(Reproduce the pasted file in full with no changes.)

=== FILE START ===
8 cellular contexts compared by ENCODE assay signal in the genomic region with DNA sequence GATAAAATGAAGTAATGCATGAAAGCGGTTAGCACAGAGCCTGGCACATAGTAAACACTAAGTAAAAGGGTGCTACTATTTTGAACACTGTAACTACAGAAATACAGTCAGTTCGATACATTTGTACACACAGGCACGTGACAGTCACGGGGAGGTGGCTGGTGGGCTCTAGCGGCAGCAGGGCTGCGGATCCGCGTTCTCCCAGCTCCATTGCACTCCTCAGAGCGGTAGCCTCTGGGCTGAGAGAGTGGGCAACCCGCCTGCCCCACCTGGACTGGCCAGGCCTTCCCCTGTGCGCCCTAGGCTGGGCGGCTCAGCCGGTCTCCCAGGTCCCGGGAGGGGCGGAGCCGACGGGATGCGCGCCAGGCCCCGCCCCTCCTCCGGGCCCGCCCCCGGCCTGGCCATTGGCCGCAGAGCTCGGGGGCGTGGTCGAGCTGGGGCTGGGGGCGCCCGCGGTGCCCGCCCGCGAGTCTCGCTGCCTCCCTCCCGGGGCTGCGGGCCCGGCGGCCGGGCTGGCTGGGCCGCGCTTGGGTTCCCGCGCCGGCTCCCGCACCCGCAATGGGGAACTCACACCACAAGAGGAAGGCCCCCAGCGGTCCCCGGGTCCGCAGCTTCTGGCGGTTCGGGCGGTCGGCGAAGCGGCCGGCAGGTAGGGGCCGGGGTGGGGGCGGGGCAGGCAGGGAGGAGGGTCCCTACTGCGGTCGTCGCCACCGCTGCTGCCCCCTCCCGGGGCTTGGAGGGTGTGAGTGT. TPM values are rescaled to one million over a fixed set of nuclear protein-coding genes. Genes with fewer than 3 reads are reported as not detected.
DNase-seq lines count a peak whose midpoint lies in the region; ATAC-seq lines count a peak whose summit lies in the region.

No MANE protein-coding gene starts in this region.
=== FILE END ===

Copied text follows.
8 cellular contexts compared by ENCODE assay signal in the genomic region with DNA sequence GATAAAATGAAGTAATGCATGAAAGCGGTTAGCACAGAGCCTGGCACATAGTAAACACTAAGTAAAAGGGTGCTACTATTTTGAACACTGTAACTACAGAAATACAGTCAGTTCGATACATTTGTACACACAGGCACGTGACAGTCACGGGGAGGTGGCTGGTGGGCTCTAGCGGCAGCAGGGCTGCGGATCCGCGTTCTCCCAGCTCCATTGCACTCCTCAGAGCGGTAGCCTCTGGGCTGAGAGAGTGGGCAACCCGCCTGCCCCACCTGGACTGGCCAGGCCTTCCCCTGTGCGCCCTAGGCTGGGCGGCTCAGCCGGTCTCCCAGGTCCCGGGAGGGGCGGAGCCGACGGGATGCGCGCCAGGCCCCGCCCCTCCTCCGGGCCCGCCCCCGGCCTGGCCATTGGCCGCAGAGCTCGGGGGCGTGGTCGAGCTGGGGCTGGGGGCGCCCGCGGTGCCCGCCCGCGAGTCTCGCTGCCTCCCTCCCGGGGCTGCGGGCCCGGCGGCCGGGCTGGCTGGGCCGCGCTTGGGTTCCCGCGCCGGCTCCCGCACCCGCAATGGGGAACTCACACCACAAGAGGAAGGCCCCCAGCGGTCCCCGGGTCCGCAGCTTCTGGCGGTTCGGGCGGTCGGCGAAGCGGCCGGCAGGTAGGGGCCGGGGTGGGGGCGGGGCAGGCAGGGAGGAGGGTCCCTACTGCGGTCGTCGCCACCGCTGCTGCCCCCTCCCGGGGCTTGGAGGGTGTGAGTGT. TPM values are rescaled to one million over a fixed set of nuclear protein-coding genes. Genes with fewer than 3 reads are reported as not detected.
DNase-seq lines count a peak whose midpoint lies in the region; ATAC-seq lines count a peak whose summit lies in the region.

No MANE protein-coding gene starts in this region.